All statistical analyses were performed using Graphpad Prism 7. Proliferation and cytokine data were analyzed with non-parametric repeated measurement ANOVAs (Friedman’s test). Dunn’s multiple comparison post hoc test was used to determine differences to the IgG1 isotype or PD-1 control condition. P values under 0.05 were considered significant (*), P < 0.01 (**), P < 0.001 (***), and P < 0.0001 (****).
Distinct Checkpoint Inhibitor Combinations Boost T Cell Proliferation
We used cocultures of human CFSE-labeled T cells with allogeneic DCs to evaluate the capacity of immune checkpoint inhibitors targeting TIM-3, BTLA, CD160, TIGIT, LAG-3, and CTLA-4 alone or in combination with a PD-1 blocker to enhance human T cell responses. We selected antibody clones that were previously described to potently block interaction with their ligands, and in addition validated the BTLA and LAG-3 antibodies using a Jurkat-based reporter platform (as described in Section “Materials and Methods” and Figure S1 in Supplementary Material). Stimulation of T cells derived from a representative donor with (6 × 103) mature DCs resulted in high percentages of CFSElow T cells in the CD4 and CD8 subsets. Addition of a PD-1-blocking antibody enhanced T cell proliferation in both subsets, and a combination of immune checkpoint inhibitors targeting PD-1 and BTLA further augmented CFSElow CD4 and CD8 T cells (Figure 1A). Analysis of data from 26 healthy donors underlines the potency of PD-1 to enhance CD4 and CD8 T cell proliferation (Figure 1B). Although a tendency of TIM-3 and BTLA antibodies to increase CD4 T cell proliferation was observed, blocking antibodies targeting co-inhibitors other than PD-1 generally failed to significantly increase T cell proliferation when used alone. By contrast, antibodies to several immune checkpoints had the capacity to further increase T cell proliferation when combined with PD-1 blockade. Antibodies to TIM-3 and LAG-3 augmented CD4 T cell proliferation, and the CTLA-4 antibody ipilimumab increased the proliferation in the CD8 subset when used in combination with PD-1 blockade. Importantly, the BTLA antibody was the only agent able to significantly enhance PD-1 effects in both CD4 and CD8 T cells. The addition of a blocking antibody to CD160, which shares the ligand HVEM with BTLA, did not further enhance the effect of BTLA blockade (Figure 1B). Although T cell proliferation in response to allogeneic stimulation depended on the number and maturation status of DCs, comparable effects of immune checkpoint inhibitors were also observed in cocultures with immature DCs or lower numbers of DCs (Figure S2 in Supplementary Material). Importantly, when using PBMC from patients with melanoma in allogeneic coculture assays, we could observe a similar tendency of the PD-1/TIM-3 and PD-1/BTLA combinations to enhance proliferation, with TIM-3 being particularly effective in both CD4 and CD8 T cells (Figure S3 in Supplementary Material).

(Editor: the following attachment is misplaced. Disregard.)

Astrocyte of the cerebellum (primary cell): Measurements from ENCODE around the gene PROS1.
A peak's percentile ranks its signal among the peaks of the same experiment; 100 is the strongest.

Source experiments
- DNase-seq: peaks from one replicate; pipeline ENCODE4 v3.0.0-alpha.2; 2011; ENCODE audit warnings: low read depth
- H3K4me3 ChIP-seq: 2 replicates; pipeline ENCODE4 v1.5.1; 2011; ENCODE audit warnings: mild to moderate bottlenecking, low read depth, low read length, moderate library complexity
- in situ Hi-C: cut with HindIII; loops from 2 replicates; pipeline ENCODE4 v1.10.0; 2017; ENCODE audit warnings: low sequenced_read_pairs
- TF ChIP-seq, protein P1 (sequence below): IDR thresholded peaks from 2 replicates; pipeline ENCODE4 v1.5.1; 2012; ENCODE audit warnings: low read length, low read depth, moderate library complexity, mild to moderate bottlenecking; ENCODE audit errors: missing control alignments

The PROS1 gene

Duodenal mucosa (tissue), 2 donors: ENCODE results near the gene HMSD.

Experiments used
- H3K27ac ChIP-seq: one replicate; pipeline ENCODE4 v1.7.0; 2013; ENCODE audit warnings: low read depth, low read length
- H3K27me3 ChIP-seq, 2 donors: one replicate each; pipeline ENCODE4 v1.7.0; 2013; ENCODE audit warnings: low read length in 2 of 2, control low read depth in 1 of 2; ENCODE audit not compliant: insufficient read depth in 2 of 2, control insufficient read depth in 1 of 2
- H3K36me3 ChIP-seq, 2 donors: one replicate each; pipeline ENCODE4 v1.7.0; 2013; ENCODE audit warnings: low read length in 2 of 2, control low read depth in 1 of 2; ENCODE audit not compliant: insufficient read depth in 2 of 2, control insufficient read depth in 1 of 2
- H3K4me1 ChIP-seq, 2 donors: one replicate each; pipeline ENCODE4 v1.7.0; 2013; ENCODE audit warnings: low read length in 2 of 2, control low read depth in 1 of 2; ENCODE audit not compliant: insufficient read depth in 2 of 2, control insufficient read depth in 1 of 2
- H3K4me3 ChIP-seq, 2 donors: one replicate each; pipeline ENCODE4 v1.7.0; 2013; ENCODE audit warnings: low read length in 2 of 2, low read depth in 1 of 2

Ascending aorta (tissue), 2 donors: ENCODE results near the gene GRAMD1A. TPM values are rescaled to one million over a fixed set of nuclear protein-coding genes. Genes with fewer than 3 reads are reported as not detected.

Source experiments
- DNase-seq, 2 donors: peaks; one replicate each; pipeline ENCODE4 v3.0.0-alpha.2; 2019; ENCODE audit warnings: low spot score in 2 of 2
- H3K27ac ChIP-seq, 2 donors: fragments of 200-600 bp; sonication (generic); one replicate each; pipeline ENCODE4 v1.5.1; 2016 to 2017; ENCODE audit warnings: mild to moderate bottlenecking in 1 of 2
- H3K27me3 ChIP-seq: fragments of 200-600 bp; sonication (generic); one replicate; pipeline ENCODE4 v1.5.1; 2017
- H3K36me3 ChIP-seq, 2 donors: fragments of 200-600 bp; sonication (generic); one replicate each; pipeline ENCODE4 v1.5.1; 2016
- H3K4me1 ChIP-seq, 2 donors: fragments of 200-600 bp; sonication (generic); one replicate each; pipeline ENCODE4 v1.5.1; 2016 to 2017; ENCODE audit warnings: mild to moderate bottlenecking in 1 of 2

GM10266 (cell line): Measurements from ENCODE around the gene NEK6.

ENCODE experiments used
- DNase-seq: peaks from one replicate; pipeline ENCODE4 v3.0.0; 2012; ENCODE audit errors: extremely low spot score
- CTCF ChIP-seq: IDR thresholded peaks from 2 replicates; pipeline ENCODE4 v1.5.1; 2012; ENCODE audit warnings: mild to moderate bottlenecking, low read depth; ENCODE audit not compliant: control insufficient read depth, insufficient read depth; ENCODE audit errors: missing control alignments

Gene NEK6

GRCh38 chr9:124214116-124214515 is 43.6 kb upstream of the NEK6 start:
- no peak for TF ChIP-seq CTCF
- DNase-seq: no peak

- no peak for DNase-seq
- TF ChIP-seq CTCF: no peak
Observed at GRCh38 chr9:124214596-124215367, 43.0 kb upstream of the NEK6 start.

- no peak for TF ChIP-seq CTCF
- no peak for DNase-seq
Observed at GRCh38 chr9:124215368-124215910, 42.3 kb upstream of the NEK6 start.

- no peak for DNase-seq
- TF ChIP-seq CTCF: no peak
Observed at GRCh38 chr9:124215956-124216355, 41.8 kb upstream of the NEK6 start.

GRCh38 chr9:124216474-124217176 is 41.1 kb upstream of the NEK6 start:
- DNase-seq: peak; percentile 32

Figure 1. Influence of checkpoint inhibitors on T cell proliferation during the stimulation of human T cells with allogeneic mature dendritic cells (DCs). 1 × 105 CFSE-labeled human T cells were stimulated with 6 × 103 mature allogeneic human monocyte-derived DCs in the presence of blocking antibodies to the indicated molecules. After 6 days of coculture, the cells were stained for CD4 and CD8 and analyzed by flow cytometry. 7AAD+ cells were excluded from the analysis. (A) T cell proliferation during allo-MLR of a representative T cell donor, showing dot plots and histograms of isotype, PD-1 antibody, and PD-1 + BTLA antibody conditions for CD4 and CD8 T cells. Dot plots show CFSE versus CD4 (left panel) or CD8 (right panel) in live cells. Histograms show the percentage of CFSElow cells gated on live CD4 or CD8 T cells, respectively. (B) Normalized proliferation scores (as described in Section “Materials and Methods”) of CD4 T cells (left panel) and CD8 T cells (right panel) of 26 healthy T cell donors are shown. Each data point represents the mean of triplicates of one T cell donor (mean ± 95% CI). Stars indicate significant differences compared to IgG1 isotype control (single antibody conditions) or PD-1 antibody (PD-1 antibody containing conditions). The PD-1 dataset was included in both analyses. All P values were calculated using Dunn’s multiple comparison post hoc test following a Friedman ANOVA (*P < 0.05, **P < 0.01, and ***P < 0.001).